Politics

Warren Blocked From Speaking During Sessions Confirmation Debate

Republicans say Massachusetts Democrat impugned AG nominee

Massachusetts Sen. Elizabeth Warren was directed to not speak for the remainder of the debate on the nomination of Sen. Jeff Sessions to be attorney general. (Bill Clark/CQ Roll Call)

Updated 10:22 p.m. | Senate Majority Leader Mitch McConnell and liberal firebrand Sen. Elizabeth Warren clashed on the chamber floor Tuesday evening, with the Kentucky Republican moving for the Massachusetts Democrat to take her seat.

Senators voted along party lines, 49-43, to uphold a ruling of the chair, blocking Warren from speaking for the remainder of the debate on confirmation of fellow Sen. Jeff Sessions as attorney general.

The scene pitted a Trump ally and the Senate Republican leader against a potential 2020 Democratic contender for the White House. Warren backers quickly began using the hashtag #LetLizSpeak to show their support on Twitter.

McConnell objected to Warren’s request that she be allowed to continue her critical remarks about the Alabama Republican, President Donald Trump’s pick to head the Justice Department.

McConnell said Warren had impugned Sessions in contravention of Rule XIX. Warren lost an appeal on a roll call vote, to which Democrats responded with further procedural motions.

“Sen. Warren was giving a lengthy speech. She had appeared to violate the rule. She was warned. She was given an explanation,” McConnell said. “Nevertheless, she persisted.”

Video of Warren and McConnell Sparring Over Coretta Scott King Letter

Montana Republican Sen. Steve Daines, presiding over the Senate, had issued the warning to Warren about impugning Sessions’ motives.

Warren responded by saying that she was merely quoting from materials, including comments by the late Sen. Edward M. Kennedy and a letter from Coretta Scott King regarding Sessions’ earlier nomination to the federal bench in 1986.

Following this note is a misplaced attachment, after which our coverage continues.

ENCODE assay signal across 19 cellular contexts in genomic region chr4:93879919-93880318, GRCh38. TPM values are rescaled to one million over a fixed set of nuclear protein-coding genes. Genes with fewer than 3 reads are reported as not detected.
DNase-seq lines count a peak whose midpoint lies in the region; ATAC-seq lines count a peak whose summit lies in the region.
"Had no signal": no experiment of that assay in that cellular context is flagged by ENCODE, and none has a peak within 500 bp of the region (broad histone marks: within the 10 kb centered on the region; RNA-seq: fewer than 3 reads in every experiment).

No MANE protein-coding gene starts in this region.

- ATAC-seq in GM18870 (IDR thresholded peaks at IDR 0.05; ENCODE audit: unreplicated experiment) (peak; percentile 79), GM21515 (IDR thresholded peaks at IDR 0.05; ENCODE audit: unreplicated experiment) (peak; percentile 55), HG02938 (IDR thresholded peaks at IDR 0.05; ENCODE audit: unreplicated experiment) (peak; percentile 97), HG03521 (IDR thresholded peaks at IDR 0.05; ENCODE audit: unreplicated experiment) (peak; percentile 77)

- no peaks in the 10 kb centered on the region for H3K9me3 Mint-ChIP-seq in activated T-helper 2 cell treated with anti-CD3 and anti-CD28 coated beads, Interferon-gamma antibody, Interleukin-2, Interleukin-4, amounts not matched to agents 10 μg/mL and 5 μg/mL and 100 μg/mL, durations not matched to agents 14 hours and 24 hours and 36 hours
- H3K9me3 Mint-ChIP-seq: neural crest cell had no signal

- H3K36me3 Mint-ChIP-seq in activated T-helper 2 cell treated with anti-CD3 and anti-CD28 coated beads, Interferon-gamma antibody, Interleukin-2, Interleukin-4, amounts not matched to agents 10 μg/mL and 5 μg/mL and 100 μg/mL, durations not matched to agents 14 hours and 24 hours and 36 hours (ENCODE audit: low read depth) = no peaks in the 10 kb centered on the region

Eventually, it was explained that Warren was warned for the quote from Kennedy’s remarks to the Senate Judiciary Committee during consideration of Sessions’ ill-fated nomination for a federal judgeship. In those comments, Kennedy said, “He is, I believe, a disgrace to the Justice Department.”

The ultimate rebuke by McConnell came in response to Warren’s quoting from the King letter. Impugning the motivations of a fellow senator is a violation of the rules of the Senate.

Not long before McConnell came to the floor, Warren had an exchange with Daines.

“The senator is reminded that it is a violation of Rule XIX of the Standing Rules of the Senate to impute to another senator or senators any conduct or motive unworthy or becoming [of] a senator,” Daines said, reading from prepared notes.

“I don’t think I quite understand. I’m reading a letter from Coretta Scott King to the Judiciary Committee from 1986 that was admitted into the record. I’m simply reading what she wrote about what the nomination of Jeff Sessions to be a federal court judge meant,” Warren said.

After the initial vote, Maine independent Sen Angus King made an inquiry of the presiding officer about whether accusing another senator of telling a lie would constitute a violation of the rule under debate Tuesday evening. South Dakota Republican Sen. Mike Rounds, as the presiding officer, suggested that it would.

That was a thinly veiled reference to a 2015 incident when Sen. Ted Cruz accused McConnell of not telling the truth. The Texas Republican was absent from the Tuesday evening’s proceedings, debating Vermont independent Sen. Bernie Sanders on CNN.

Later in the debate, Rounds was pressed by Democratic Sen. Sheldon Whitehouse of Rhode Island to explain that a statement cannot be made against another senator, even if the statement is truthful. Unlike with traditional libel and slander cases, truth is deemed no defense by the Senate.

John T. Bennett contributed to this report.

Senate Democrats Reading Coretta Scott King’s Letter Opposing Sessions

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